The rise of new media over the old
Now, we are seeing a shift to Internet news and people using different forms of social media to get their information.
“It used to be that you would wait for your daily newspaper or the 6pm news, that’s no longer the case,” said Professor Mark Feldstein from George Washington University in Washington, DC. “With the internet, with Twitter, with social networking, you now can get that stuff instantly.”
However, the focus on getting news out instantly may jeopardize how people understand important issues covered in the news, argue some.
News media of today must learn to adapt to changing technologies in order to engage the public in in-depth media coverage. The future is uncertain, but one thing is certain. The demand for knowledge will never die.
Liz Stephans, the co-founder of Breitbart.tv and the host of The B-Cast said that the majority of news consumers see traditional media sources as biased. They turn to the web to see voices and views they are not seeing in old or tradition media.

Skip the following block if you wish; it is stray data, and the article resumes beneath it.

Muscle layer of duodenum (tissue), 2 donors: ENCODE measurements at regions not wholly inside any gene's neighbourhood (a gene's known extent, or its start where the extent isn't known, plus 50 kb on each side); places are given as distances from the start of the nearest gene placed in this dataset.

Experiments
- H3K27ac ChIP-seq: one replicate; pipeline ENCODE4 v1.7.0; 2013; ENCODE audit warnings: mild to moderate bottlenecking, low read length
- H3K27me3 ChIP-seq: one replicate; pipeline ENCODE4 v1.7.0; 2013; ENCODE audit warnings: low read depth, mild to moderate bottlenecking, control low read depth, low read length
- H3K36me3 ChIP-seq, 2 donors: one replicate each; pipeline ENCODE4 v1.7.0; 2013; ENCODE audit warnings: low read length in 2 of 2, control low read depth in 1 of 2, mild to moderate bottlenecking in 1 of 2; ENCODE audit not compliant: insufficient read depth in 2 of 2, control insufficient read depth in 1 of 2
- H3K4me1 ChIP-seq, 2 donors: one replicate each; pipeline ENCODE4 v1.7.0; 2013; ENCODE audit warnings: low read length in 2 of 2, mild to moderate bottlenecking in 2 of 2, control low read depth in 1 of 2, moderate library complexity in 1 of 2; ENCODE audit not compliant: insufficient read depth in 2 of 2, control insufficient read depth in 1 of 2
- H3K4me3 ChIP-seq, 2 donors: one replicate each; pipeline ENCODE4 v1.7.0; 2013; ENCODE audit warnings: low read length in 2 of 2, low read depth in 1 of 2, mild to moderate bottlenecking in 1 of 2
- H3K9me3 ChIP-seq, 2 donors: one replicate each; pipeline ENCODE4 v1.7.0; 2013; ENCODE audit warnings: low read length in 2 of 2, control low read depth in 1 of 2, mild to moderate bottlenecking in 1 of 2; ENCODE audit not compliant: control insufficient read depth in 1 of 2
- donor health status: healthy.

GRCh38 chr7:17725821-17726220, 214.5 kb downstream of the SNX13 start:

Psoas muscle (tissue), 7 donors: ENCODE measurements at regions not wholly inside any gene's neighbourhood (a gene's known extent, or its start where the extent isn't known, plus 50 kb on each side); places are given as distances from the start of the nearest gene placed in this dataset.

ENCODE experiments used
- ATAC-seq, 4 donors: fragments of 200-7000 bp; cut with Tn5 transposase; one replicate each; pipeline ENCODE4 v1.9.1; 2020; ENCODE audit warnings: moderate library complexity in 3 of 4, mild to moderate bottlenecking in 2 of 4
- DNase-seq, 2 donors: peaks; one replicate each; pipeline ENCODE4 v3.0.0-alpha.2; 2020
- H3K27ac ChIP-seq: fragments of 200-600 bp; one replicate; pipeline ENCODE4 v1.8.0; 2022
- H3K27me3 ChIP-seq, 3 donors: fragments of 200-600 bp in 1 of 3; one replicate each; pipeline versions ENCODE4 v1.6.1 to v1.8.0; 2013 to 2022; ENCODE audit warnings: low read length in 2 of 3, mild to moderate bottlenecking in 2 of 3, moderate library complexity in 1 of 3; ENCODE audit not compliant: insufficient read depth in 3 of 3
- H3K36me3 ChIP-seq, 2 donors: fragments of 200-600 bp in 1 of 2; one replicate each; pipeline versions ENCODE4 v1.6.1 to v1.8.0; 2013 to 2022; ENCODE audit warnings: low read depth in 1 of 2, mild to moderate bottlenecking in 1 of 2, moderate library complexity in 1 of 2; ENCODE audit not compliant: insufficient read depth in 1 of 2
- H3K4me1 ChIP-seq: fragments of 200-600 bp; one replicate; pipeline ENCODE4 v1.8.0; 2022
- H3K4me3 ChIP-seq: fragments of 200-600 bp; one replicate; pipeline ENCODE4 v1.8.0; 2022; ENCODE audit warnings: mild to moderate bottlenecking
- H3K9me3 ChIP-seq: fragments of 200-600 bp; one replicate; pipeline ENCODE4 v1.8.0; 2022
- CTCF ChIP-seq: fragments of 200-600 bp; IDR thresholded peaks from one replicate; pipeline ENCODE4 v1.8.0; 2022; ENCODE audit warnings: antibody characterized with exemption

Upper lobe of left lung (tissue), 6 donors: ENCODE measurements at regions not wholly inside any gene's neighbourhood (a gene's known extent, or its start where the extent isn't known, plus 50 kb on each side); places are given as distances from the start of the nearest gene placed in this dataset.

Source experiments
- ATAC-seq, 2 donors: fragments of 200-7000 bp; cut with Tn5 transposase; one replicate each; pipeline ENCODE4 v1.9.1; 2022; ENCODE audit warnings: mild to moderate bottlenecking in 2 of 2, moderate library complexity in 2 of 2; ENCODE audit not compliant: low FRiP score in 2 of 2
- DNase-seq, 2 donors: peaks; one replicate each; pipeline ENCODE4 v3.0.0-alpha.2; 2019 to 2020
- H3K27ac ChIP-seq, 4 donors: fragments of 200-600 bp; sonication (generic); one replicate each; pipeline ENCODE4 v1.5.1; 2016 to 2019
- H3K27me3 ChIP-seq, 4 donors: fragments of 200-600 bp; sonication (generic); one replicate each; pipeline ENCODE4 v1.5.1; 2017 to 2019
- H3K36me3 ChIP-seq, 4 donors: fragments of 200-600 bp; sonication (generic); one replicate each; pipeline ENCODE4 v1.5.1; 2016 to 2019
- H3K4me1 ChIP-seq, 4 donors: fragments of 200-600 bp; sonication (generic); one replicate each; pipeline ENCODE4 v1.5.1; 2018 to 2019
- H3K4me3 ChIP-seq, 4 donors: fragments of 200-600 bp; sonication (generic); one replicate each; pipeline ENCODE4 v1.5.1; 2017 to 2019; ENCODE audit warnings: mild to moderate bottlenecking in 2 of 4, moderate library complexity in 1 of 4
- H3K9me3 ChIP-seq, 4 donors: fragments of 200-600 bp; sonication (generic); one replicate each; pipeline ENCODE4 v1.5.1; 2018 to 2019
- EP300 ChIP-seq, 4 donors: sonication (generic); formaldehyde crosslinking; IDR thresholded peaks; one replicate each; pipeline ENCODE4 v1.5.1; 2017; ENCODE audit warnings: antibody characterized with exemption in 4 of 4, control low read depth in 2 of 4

“The rise of social media and recommendation engines such as Facebook, Digg, Twitter, really has given people a way to look to people they respect and whose news judgment they value to say I know there’s a lot of stuff out there I saw this, I recommend you take the time, because people don’t have enough time to stare at their feed readers for 20 hours a day and look at every single piece of information that’s coming across an RSS feed. So, I think the rise of the social media really has been a huge component in making new media as big and powerful as it’s become,” said Stephans.
Stephans further argued that a large number of bloggers and new media voices work to hold one another accountable online, and as new media grows this will further develop, allowing new media to grow in accuracy and credibility. New media is not the death of media, but the evolution of it moving forward.